IRS To Count Automatic Gratuities As Wages, Not Tips
Gratuity included? A new IRS rule could end, or at least curtail, the practice.
The Internal Revenue Service will soon begin classifying automatic gratuities as service charges that are taxable as regular wages and subject to payroll tax withholding. Currently, they’re considered tips, and it’s up to the wait staff to report them as income.
The Wall Street Journal says:
“The change would mean more paperwork and added costs for the restaurants—and a potential financial hit for waiters and waitresses who live on their tips but don’t always report them fully.”
The original rule technically went into effect in June 2012, but the IRS pushed back enforcement until January 2014 to allow restaurants time to comply. The rule change stipulates that a tip is defined as something given without compulsion and that a customer must have an “unrestricted right to determine the amount,” according to the California Restaurant Association’s website.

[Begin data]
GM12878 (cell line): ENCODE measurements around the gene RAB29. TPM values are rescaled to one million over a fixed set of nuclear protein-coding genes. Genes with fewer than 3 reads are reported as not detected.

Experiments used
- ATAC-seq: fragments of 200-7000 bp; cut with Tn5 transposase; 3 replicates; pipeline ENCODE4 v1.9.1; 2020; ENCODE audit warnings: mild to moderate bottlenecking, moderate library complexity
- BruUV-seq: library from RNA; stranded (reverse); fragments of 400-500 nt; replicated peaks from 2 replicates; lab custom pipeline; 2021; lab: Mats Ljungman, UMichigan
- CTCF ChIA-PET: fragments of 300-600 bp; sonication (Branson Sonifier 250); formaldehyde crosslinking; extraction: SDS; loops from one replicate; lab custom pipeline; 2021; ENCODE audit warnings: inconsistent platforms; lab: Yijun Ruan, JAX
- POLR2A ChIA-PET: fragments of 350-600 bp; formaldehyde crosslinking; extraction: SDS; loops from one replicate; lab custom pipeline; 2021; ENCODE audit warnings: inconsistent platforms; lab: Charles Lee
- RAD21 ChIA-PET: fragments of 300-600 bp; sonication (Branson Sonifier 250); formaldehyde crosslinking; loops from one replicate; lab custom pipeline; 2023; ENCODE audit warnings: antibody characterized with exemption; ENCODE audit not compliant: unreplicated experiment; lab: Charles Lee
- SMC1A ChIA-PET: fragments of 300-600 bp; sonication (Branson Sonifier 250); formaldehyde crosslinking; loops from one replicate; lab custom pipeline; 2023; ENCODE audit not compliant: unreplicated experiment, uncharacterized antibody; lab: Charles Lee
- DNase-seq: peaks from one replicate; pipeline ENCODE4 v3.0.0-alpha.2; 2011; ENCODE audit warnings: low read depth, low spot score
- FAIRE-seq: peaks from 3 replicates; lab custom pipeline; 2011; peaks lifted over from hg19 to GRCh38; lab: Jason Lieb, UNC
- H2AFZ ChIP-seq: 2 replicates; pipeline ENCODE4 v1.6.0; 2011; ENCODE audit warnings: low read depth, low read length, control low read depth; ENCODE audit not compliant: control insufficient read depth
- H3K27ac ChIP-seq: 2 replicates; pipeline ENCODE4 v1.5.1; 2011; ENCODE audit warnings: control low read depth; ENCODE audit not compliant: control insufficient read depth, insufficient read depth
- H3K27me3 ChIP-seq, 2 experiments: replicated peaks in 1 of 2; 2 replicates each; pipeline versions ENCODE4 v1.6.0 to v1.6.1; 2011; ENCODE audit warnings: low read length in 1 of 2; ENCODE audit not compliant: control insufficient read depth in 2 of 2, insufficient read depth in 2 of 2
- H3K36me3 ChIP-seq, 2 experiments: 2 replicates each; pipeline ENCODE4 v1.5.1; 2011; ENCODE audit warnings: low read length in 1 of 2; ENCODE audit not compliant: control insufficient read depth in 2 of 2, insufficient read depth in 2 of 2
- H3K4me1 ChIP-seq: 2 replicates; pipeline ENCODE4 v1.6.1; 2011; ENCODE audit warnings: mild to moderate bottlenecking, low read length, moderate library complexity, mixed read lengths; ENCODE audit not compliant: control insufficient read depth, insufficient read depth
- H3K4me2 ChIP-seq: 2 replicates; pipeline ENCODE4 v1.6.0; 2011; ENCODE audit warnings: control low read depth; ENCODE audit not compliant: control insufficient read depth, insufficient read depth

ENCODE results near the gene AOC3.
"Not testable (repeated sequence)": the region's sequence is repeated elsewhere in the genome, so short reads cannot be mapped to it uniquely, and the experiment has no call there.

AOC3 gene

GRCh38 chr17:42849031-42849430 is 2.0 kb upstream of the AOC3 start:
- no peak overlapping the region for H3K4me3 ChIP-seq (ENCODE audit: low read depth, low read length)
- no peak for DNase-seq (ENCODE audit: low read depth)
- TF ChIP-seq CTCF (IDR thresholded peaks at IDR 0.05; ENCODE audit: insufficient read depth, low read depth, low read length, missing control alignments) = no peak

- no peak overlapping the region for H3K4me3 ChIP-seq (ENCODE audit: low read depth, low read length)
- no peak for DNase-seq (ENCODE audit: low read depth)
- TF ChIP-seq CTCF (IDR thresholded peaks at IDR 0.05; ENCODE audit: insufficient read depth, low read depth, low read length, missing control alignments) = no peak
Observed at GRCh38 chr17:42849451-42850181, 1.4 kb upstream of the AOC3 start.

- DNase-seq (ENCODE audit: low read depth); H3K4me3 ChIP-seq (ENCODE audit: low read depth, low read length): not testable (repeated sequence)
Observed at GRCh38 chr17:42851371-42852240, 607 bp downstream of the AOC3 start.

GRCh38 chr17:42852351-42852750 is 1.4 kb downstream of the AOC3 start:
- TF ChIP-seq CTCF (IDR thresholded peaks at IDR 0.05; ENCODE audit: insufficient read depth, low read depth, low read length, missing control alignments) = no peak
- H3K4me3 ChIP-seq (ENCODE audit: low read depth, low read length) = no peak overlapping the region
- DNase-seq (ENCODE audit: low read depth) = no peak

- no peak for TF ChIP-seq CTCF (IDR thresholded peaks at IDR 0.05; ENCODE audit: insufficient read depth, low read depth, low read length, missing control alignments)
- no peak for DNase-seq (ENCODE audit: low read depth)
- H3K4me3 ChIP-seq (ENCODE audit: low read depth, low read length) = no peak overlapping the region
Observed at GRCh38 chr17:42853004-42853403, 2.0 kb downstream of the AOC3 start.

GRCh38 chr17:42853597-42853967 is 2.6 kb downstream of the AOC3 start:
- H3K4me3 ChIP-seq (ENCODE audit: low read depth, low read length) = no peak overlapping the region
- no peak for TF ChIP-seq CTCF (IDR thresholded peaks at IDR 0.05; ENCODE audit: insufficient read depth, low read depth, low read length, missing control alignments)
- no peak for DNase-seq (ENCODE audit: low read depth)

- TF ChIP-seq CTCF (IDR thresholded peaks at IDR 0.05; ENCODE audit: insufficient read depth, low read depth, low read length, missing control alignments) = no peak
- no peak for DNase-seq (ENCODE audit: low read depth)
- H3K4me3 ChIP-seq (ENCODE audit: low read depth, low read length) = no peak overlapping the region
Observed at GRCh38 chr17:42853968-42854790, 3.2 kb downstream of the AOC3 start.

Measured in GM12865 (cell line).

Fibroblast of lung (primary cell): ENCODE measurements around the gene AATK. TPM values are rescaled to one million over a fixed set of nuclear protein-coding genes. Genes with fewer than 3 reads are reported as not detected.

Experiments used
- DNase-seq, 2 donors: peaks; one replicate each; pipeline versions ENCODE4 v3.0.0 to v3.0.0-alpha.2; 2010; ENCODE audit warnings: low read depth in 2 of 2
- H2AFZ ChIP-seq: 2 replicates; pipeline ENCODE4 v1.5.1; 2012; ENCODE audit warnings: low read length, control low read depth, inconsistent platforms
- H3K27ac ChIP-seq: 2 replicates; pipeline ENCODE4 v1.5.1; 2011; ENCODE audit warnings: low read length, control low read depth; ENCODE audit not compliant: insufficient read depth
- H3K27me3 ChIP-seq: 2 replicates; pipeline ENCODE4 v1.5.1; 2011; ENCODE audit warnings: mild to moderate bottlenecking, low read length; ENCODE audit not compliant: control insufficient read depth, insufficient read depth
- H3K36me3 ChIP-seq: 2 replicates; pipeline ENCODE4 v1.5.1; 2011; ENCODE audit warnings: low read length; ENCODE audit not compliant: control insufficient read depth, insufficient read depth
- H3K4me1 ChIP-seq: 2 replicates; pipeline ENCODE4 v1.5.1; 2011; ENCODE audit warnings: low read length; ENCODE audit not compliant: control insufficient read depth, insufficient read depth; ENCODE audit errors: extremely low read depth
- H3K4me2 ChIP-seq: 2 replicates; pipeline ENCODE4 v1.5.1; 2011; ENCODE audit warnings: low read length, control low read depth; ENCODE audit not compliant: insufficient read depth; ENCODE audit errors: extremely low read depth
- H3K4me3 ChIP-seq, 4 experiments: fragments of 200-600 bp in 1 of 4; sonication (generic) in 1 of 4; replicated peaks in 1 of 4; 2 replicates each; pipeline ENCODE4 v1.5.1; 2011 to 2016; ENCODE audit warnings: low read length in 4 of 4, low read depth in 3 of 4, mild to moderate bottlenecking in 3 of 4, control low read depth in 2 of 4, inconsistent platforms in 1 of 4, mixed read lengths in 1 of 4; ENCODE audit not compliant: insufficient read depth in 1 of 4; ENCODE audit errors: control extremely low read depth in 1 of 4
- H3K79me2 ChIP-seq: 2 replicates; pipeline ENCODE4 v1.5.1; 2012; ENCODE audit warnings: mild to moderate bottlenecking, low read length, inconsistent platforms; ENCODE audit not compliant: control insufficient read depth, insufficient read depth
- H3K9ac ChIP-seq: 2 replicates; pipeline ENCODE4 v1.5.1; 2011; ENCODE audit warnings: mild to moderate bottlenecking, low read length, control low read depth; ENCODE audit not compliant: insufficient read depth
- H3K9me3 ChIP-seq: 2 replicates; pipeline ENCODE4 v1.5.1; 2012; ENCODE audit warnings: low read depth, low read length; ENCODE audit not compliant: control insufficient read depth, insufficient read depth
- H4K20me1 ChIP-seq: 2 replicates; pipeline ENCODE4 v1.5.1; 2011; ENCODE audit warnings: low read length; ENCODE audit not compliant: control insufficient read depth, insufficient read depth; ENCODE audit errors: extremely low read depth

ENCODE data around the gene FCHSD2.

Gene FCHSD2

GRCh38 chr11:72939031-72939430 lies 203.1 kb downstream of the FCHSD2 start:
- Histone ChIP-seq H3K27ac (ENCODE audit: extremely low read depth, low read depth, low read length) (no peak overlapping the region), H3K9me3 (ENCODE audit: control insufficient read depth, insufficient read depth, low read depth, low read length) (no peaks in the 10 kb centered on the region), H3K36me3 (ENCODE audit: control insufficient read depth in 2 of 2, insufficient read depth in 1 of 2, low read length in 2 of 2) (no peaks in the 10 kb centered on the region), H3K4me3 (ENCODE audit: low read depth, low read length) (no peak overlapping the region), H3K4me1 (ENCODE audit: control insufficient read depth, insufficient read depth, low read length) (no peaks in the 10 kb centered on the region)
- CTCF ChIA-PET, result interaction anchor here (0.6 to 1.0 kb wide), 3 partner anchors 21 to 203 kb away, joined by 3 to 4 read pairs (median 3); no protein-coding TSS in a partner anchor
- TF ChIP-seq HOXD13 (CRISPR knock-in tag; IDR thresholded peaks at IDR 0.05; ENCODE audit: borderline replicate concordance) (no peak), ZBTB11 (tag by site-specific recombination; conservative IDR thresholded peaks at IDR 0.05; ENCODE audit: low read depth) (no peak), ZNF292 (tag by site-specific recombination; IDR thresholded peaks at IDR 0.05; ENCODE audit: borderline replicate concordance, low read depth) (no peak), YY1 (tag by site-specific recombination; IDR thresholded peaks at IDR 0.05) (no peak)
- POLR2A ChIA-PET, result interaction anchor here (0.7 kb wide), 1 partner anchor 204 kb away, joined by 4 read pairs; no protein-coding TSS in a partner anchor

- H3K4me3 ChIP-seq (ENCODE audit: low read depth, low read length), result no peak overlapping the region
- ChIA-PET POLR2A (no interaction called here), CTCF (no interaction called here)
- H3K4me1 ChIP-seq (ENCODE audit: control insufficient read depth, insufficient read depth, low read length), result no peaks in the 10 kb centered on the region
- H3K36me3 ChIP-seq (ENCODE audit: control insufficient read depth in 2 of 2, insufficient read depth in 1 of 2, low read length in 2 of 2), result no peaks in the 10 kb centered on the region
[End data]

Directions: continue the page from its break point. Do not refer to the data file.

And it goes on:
So, those 18 percent automatic gratuities for large parties that are common in many restaurants, such as the Darden chain-owned Olive Garden, LongHorn Steakhouse and Red Lobster, would be treated as a service charge for tax purposes.
As of July, Darden has already stopped the automatic tips at 100 restaurants in four cities, “where it is testing a new system in which [they] include three suggested tip amounts, calculating for the customer the total tip with a 15%, 18% or 20% tip on all bills, regardless of party size,” the Journal says.